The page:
Why did Kate not wear a tiara at the King’s coronation?
The King’s coronation saw all the glitz and glamour one could expect for an event 70 years in the making. Yet, there was not a tiara in sight.
Tiaras are often worn by members of the Royal Family for special occasions, such as state visits, balls, royal dinners, and coronations.
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So when the Princess of Wales turned up at King Charles III’s coronation on Saturday May 6 wearing a crystal fabric headpiece rather than a tiara, some people were confused as to why.
The reason why Kate didn’t wear a tiara to the King’s coronation was because she was in keeping with the King’s scaled-back celebrations.
No member of the Royal Family or any of the foreign royals that attended the service wore tiaras of any kind, and this was likely due to the King’s wishes to make the coronation a slightly more low-key affair.
Charles had just 2,000 guests at his coronation, compared to the 8,000 who attended Queen Elizabeth II’s coronation in 1953.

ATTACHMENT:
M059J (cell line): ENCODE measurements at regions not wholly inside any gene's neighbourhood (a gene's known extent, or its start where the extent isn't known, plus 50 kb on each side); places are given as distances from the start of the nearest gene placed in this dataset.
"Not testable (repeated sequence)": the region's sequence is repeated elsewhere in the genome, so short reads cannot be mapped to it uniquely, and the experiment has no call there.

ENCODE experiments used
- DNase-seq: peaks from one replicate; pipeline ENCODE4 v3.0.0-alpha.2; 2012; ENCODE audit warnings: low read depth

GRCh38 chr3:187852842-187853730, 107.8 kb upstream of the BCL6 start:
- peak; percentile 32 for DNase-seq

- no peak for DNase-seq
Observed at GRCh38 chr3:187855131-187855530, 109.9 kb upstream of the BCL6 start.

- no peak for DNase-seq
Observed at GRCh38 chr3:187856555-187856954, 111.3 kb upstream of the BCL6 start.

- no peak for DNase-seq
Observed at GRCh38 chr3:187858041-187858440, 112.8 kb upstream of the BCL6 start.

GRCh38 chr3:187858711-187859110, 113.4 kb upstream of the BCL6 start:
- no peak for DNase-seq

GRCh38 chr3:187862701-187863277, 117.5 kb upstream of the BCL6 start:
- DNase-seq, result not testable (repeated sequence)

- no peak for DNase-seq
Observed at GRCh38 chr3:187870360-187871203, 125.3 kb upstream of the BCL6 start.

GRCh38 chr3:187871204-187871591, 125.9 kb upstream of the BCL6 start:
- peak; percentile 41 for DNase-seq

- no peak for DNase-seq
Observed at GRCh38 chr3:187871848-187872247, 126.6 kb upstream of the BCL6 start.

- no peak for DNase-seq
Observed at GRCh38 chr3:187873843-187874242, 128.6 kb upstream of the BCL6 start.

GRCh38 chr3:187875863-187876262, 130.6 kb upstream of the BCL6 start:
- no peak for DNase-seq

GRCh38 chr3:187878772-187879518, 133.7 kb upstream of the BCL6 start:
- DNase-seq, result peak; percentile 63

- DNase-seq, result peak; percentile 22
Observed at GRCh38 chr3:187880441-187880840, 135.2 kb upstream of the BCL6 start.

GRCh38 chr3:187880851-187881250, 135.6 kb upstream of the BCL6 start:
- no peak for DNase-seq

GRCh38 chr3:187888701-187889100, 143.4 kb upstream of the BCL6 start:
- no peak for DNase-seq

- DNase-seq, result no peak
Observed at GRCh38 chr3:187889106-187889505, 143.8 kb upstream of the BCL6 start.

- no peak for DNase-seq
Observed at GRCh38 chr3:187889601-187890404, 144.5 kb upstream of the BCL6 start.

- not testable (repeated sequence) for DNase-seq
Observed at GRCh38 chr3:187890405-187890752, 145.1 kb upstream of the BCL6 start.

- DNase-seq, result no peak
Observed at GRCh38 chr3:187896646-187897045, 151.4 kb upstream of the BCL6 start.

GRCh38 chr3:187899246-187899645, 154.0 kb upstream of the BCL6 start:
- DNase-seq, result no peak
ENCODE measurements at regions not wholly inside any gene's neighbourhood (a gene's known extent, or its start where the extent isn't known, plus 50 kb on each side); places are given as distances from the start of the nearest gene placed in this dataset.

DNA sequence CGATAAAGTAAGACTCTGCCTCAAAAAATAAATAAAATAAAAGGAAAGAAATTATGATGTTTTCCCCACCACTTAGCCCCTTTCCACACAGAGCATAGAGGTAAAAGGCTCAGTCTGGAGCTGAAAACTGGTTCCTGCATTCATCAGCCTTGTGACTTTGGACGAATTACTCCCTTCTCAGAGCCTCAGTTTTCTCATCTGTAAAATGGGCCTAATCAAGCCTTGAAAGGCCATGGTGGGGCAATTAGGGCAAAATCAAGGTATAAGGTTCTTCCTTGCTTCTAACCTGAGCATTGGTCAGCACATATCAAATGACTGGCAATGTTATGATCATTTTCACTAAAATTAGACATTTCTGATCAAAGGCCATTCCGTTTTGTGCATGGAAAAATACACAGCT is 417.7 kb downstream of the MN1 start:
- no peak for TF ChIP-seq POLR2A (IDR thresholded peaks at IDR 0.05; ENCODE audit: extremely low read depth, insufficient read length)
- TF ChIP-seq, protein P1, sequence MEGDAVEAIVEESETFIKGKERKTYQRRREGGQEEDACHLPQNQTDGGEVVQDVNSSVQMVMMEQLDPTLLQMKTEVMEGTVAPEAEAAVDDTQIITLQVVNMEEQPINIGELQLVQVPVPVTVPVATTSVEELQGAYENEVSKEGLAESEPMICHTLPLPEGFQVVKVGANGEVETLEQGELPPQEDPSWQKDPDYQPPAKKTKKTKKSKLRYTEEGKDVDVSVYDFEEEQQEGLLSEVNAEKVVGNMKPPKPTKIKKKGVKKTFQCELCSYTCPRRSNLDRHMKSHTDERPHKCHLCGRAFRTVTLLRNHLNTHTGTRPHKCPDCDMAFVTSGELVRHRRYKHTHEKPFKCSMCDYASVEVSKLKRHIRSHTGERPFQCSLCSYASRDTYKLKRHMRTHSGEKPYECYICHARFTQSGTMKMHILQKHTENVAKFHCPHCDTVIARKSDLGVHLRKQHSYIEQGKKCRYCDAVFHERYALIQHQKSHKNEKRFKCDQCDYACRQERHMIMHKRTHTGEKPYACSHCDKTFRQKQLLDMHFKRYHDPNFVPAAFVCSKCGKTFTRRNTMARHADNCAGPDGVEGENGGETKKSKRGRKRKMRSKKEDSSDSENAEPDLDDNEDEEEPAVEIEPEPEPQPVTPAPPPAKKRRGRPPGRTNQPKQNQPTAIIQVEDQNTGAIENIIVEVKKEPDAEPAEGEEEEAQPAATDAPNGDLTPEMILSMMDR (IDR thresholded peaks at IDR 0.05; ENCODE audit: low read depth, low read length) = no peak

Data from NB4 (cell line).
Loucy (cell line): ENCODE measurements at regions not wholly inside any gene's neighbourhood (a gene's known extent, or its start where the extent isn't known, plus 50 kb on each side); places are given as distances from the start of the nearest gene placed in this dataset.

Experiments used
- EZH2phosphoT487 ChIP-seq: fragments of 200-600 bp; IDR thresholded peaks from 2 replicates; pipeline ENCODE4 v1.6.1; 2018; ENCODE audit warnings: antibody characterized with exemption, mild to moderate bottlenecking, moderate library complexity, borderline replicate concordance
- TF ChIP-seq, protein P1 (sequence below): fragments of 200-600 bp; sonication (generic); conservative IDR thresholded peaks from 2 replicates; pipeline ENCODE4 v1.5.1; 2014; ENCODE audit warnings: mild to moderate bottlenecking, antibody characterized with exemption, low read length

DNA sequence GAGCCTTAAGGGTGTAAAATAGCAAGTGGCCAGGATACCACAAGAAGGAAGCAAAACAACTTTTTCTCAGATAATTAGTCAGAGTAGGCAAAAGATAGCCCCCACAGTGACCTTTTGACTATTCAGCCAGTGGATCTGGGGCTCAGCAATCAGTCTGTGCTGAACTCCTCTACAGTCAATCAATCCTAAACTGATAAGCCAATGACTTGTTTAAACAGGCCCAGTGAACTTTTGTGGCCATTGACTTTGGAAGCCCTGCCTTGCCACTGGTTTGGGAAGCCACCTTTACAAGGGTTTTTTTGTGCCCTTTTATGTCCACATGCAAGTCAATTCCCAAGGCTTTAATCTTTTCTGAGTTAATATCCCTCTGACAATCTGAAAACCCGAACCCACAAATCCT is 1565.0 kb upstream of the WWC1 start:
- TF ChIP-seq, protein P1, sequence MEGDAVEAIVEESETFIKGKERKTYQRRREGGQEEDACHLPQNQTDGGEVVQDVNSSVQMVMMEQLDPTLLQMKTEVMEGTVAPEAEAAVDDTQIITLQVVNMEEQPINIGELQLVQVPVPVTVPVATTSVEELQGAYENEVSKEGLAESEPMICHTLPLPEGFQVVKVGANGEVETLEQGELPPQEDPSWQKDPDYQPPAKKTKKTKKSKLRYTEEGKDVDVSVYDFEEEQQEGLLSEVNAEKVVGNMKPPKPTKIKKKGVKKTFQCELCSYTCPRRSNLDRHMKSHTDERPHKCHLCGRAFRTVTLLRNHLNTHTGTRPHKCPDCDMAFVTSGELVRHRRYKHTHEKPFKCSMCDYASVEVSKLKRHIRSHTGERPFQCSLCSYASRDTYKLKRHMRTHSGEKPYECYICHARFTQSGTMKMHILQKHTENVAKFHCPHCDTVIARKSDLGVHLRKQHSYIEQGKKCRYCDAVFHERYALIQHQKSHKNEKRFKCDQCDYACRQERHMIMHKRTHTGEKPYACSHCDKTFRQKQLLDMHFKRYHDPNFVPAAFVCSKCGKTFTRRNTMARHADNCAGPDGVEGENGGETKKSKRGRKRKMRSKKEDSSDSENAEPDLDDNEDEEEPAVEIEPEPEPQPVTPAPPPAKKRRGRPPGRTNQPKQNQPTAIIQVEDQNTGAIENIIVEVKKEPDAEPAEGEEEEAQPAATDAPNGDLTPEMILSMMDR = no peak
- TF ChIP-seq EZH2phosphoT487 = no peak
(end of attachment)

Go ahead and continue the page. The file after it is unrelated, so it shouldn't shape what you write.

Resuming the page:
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Charles also became the first monarch to re-wear coronation clothes, choosing to wear items from his ancestors like King George VI and King George V instead of having new robes and gowns made.
Instead of a tiara, such as the Cambridge Lover's Knot Tiara that Kate is so fond of, she opted instead for a laurel fabric headpiece, made with sequins and metallic beading by Jess Collett for Alexander McQueen.
In doing so, she created a matching moment with her eight-year-old daughter Princess Charlotte who wore a smaller version of the silver headband. Kate and Charlotte also wore their hair in similar styles, an intricate low bun.
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Kate completed her look with a white Alexander McQueen gown, and pearl drop earrings that once belonged to her late mother-in-law, Princess Diana.